When I became the president and chief executive officer of the ASPCA in 2003, New York City's homeless animals had little chance of making it out of the public animal shelters alive. At that time, only 26 percent of dogs and cats in the city's shelter system were adopted. The rest were euthanized.
Fast-forward eight years -- now, 73 percent of the animals that end up in the city's shelter system are adopted. While that is a phenomenal increase in the rate of animals saved, it still isn't good enough.
The ASPCA has implemented numerous programs to save the city's animals, and these programs are working. For example, since a majority of the dogs that end up in the city's shelter system are pit bulls, we started "Operation Pit." As part of Operation Pit, we provide free spay/neuter surgeries to pit bulls in New York City and continuing veterinary care for them as well.
We have awarded grants of more than seven million dollars to the Mayor's Alliance for NYC's Animals, which is a coalition of more than 150 animal rescue groups and shelters that are working to end the killing of the city's homeless animals.
The ASPCA is in all five boroughs every single day with our mobile clinics, trying to save animals by providing free and low-cost spay/neuter surgeries to more than 30,000 cats and dogs every year. We even opened a stationary clinic in Ridgewood, Queens this past spring for the same purpose that serves the animal rescue community.
But one of the major obstacles to our efforts to save the city's homeless animals is that the city cuts the budget of the city's Animal Care & Control (city shelter system) virtually every year. That has never been acceptable to us or to anyone who loves and respects animals. Thus, we have been working behind the scenes to get the city to increase funding of its animal shelter system.
I am very pleased that, after intense lobbying by the ASPCA, the Mayor's Alliance for NYC's Animals, and Animal Care & Control, the city has finally agreed to allocate more funds to help homeless animals.
Mayor Bloomberg and New York City Council Speaker Christine Quinn have agreed to raise funding levels so that by July 2014 the annual budget for Animal Care & Control will exceed $12 million -- a 77 percent increase over the current budget. The influx of funds will start this year with an additional $1 million being granted to the City's shelter system. Among other things, this money will be used to hire additional veterinarians and veterinary technicians who are desperately needed to work in the shelters.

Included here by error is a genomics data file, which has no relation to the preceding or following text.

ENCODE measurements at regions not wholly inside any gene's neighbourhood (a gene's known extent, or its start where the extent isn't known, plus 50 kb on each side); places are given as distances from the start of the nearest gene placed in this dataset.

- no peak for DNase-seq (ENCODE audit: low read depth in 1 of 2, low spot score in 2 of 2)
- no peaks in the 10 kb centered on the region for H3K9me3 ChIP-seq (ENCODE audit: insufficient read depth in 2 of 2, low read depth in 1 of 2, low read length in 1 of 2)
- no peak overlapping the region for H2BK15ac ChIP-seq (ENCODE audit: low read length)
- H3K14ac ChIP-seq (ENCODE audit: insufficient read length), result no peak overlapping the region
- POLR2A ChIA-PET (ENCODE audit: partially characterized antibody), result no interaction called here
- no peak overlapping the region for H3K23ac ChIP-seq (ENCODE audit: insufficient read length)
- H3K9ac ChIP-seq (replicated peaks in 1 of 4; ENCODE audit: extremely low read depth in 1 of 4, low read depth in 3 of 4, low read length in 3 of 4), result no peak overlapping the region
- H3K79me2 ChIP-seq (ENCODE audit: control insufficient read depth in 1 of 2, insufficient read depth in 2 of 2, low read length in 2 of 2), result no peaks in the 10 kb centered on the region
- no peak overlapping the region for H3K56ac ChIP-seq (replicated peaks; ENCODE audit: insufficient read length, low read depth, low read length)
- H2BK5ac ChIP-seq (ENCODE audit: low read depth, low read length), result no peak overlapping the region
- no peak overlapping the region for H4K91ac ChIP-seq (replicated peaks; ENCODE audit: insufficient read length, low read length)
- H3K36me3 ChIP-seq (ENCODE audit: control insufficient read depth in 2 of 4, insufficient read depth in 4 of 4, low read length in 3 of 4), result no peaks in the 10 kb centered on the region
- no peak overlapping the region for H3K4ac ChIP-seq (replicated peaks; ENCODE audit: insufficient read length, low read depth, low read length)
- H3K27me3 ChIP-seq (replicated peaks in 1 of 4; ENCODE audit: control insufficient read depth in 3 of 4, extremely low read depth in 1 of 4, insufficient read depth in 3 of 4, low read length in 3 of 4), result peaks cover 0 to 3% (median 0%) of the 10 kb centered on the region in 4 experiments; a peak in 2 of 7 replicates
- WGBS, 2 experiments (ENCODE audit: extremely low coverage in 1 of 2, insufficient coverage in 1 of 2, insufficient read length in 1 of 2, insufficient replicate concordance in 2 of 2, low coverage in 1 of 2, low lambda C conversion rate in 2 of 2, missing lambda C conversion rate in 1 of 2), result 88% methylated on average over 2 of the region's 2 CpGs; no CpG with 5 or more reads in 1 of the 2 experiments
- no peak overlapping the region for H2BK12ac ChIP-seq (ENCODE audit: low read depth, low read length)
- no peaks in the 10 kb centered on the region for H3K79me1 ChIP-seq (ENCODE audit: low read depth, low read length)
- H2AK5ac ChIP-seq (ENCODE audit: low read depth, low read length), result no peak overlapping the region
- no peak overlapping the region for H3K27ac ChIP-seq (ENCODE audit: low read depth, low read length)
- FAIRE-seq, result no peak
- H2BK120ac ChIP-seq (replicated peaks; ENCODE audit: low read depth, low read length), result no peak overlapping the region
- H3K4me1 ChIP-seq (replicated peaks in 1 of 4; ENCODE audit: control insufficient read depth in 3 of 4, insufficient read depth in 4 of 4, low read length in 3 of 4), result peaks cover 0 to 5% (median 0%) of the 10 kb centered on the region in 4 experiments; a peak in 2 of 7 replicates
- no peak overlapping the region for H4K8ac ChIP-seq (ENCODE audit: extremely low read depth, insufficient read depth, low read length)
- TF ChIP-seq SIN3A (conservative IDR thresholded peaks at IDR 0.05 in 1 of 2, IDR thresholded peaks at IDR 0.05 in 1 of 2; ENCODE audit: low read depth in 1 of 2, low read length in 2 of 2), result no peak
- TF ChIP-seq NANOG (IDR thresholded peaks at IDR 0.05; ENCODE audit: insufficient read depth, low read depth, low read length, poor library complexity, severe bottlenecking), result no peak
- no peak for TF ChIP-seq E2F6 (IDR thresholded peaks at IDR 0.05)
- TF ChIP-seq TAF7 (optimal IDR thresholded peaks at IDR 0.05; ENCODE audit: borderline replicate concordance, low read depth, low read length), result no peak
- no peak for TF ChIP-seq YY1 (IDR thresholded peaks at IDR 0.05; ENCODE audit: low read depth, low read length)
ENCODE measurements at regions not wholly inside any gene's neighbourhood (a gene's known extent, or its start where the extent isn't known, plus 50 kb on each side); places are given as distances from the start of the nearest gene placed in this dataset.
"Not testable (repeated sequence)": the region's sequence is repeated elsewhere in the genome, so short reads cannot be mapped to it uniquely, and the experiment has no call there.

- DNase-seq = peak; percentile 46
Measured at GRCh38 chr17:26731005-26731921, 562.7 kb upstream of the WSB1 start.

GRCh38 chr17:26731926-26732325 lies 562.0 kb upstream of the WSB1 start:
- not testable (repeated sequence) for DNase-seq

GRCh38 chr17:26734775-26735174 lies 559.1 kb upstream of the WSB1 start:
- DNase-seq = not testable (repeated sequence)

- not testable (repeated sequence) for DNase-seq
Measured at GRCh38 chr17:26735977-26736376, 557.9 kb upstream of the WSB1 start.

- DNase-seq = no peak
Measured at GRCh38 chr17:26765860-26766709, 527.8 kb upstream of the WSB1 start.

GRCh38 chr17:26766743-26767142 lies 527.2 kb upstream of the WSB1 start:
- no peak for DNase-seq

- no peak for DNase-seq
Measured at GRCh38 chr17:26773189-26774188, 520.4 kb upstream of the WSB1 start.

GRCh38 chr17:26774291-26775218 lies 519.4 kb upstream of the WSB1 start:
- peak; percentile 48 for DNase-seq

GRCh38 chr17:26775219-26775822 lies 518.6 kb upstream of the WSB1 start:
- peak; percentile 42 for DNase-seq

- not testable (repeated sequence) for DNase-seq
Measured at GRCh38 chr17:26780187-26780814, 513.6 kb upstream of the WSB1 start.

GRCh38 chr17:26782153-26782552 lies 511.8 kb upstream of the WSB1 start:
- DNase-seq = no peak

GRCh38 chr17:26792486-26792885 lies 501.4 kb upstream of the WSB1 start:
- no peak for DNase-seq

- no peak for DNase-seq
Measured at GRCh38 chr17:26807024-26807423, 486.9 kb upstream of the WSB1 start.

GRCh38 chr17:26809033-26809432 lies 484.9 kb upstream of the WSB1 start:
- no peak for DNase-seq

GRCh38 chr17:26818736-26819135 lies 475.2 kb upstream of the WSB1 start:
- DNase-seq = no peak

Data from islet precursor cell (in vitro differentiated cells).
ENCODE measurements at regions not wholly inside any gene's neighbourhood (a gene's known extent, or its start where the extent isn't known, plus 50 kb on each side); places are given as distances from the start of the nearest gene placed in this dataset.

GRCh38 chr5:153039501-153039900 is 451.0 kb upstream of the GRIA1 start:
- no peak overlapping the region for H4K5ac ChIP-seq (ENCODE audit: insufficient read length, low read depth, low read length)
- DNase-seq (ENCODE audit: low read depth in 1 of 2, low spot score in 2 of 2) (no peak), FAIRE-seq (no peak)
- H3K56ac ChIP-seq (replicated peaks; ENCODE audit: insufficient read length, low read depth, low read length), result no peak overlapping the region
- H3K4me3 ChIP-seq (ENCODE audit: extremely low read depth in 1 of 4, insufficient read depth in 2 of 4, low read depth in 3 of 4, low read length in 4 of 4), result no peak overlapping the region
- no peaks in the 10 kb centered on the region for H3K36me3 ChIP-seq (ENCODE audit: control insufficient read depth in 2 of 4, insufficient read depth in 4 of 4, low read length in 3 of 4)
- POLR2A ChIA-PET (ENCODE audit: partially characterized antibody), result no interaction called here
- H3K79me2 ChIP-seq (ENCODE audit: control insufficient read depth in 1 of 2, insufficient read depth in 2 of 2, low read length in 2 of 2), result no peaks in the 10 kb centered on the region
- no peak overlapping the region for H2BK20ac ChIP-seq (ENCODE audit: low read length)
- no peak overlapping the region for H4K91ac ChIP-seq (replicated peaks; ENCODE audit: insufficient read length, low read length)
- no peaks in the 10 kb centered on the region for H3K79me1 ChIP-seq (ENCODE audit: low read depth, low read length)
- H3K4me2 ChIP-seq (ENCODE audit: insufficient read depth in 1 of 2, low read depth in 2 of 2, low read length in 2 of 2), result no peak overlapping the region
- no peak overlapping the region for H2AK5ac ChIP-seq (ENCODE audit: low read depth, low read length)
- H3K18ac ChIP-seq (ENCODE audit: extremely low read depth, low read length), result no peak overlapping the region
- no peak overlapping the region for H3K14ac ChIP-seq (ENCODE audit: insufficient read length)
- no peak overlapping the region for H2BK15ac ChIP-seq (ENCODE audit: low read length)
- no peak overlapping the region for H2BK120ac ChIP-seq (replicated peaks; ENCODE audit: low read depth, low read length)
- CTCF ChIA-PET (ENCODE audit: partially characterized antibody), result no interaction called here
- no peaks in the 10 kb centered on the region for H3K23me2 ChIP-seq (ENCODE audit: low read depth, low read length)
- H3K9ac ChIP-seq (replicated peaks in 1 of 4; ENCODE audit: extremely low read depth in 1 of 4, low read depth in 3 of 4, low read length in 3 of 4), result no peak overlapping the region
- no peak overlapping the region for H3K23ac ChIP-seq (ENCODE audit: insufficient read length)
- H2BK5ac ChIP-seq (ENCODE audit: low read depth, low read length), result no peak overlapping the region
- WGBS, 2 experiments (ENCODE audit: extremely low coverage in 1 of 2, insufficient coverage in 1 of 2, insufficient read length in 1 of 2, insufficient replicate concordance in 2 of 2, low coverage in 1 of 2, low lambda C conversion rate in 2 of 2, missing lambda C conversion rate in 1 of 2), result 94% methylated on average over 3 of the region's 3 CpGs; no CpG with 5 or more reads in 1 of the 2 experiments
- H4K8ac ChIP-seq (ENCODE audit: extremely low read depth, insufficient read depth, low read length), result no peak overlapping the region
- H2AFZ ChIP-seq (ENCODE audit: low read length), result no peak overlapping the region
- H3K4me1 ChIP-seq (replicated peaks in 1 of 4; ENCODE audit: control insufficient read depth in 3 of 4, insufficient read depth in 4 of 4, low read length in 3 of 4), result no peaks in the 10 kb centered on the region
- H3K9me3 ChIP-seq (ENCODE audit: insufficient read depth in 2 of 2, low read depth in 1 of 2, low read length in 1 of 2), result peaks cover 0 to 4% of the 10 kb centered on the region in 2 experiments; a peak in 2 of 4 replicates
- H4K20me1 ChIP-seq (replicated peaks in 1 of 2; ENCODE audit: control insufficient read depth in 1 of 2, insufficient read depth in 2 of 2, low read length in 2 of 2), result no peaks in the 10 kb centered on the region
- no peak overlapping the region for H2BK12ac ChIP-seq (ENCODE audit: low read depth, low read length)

In conjunction with the funding increases, Mayor Bloomberg and Speaker Quinn have announced their support for New York City Intro. 655 sponsored by Council Member Jessica Lappin. If passed, this bill, which the ASPCA also supports, will make a tremendous difference in the lives of homeless animals.
For example, receiving facilities located in Queens and the Bronx would have to be open seven days a week to accept stray dogs and cats. Currently, they are only open one and two days a week, respectively. In addition, the city would resume its pickups of stray, injured or abandoned dogs and cats seven days a week; owned, free-roaming cats would have to be spayed or neutered; and the Department of Health would have to issue rules regarding trap-neuter-return.
The additional services that would be provided if Intro. 655 passes, along with the influx of funds from the city, will help decrease the suffering of homeless animals. Nevertheless, a few detractors are upset because the city did not agree to build animal shelters in Queens and in the Bronx. Let me be clear -- of course, I want the city to build animal shelters in the boroughs that currently do not have them. But the reality is that the city does not have to do this based on a recent appellate court's ruling (in re Stray from the Heart, Inc. v. Dep't of Health and Mental Hygiene of the City of New York, April 19, 2011) that a rescue group did not have standing to challenge the City's failure to open animal shelters in Queens and in the Bronx.
Given the appellate court's decision, I believe the agreement we brokered with the city has the animals' best interests at heart for the immediate future. Through our advocacy, we obtained a commitment of millions of dollars to fund programs that had been cut. We got powerful lawmakers to support the establishment of trap, neuter and return of feral cats as the accepted practice in NYC. We secured the Department of Health's commitment to working to increase the number of licensed dogs in New York City, which will result in more money to fund spay and neuter operations. And, injured animals that were previously wandering the streets because no one was available to pick them up will now be rescued.
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